The layering that comes from this intersection of figures and materials feeds into my interest in the previously mentioned “atmospheres” created by your installations. Because of the conventions of display that interest you: large-scale projections, it is clear that you wish for the viewer to become immersed in the works.
Beyond creating this immersion, you’ve put a lot of textual referencing and personal research into Dawn Surf Jellybowl and Daisies Roll Up Film. Could you speak a bit about these two pieces—both the steps and thinking that originated each and the direction you took that brought each of them to the final results?
JW: I grew up in Topanga, right next to the beach and surf culture. I hung out with a surfer and he really wanted to be heavily involved in the creation of Dawn Surf Jellybowl, so it became a collaboration.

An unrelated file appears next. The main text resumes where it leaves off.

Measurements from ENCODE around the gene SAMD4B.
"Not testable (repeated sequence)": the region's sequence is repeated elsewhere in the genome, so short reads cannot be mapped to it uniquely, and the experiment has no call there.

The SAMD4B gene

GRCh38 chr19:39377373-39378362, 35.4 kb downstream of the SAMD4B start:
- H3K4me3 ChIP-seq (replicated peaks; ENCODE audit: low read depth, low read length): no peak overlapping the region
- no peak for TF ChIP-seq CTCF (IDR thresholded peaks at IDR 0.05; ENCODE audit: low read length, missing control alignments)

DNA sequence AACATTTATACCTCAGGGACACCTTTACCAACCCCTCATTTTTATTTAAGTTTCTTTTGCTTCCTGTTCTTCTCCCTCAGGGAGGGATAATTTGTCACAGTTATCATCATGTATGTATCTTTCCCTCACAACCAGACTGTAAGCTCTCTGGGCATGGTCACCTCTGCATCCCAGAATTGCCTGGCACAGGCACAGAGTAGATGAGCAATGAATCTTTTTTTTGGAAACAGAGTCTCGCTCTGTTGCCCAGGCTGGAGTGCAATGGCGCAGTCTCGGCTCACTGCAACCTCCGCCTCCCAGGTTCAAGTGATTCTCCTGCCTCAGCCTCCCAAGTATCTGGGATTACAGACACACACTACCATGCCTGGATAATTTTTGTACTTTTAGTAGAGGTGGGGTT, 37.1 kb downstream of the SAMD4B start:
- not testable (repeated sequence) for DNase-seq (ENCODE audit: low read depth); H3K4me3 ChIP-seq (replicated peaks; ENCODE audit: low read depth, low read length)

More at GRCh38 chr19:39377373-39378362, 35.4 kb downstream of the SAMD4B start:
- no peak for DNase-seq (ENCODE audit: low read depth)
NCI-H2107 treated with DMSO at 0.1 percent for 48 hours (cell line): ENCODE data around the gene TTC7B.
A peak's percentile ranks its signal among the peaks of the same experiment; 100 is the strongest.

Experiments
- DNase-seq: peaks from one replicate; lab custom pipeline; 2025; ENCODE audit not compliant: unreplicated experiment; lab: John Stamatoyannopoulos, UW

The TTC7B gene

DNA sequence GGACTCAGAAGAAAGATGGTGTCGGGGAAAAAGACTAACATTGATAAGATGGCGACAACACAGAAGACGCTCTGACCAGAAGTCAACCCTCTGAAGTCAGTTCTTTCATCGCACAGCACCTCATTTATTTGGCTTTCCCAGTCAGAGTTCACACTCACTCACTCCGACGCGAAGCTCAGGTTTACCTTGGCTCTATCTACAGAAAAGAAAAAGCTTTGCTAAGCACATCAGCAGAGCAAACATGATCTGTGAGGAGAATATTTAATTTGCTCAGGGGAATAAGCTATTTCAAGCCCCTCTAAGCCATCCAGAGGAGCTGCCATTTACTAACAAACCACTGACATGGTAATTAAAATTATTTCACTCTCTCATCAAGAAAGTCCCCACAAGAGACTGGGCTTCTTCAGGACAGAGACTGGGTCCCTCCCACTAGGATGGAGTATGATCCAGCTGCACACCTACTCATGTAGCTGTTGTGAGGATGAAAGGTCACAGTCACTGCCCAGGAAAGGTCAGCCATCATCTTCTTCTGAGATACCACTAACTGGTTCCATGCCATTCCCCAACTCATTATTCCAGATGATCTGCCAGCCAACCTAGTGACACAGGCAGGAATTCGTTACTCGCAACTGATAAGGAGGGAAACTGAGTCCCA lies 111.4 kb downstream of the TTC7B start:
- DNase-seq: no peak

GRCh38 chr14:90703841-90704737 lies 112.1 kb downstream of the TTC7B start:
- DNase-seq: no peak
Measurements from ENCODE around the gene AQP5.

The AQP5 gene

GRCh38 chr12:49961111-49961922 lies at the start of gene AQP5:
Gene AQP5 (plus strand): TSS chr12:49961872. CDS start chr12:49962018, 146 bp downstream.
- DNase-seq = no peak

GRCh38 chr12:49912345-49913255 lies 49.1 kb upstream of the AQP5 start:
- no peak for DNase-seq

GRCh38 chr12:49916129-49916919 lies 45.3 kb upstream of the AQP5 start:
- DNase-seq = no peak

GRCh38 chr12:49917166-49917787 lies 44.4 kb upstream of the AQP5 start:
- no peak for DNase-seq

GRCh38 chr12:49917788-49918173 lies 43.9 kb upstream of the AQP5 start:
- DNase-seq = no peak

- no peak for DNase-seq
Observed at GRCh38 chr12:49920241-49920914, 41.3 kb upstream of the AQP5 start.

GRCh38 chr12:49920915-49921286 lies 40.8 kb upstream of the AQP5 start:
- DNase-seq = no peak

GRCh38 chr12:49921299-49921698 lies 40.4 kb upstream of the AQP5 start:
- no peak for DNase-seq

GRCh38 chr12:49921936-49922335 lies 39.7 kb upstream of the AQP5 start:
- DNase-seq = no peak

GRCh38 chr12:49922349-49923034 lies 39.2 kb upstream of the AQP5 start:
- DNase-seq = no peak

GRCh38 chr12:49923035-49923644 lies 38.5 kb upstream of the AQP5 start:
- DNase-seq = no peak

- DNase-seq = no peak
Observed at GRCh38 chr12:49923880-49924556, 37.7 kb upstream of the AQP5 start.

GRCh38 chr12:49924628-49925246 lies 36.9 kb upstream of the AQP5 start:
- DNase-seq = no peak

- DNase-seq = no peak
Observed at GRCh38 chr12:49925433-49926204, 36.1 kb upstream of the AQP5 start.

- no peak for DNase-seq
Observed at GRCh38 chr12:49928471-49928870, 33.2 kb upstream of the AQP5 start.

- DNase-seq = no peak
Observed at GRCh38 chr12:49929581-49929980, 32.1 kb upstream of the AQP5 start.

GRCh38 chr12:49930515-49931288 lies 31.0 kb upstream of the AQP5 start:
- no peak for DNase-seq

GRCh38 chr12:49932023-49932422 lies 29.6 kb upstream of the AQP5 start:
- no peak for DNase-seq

I spent almost a year watching surf films. They were very fascinating to watch, even the original Endless Summer. People are like, “That film …” They think of it as just about the most stereotypical surf film you could ever see, but it’s actually incredibly political and really indicative of the moment when surfing became commercialized. In it two young surfers go to South Africa during Apartheid. Then there’s Endless Summer II, which follows the same model, and they go back to all those places and they have all changed, environmentally and politically. If you watch the DVD extras you can see how the guys in Endless Summer made the original film. The main guy, Bud Brown, would shoot and surf for half the year, then the other half he and his partner would edit the films. They would go rent a place and flatbeds and this and that, and they would cut together the films. They would carry them around and go from place to place having screenings that were mostly just for surfers. It wasn’t commercial in any way. This was basically just allowing them to surf for the rest of the year and still make enough money to live.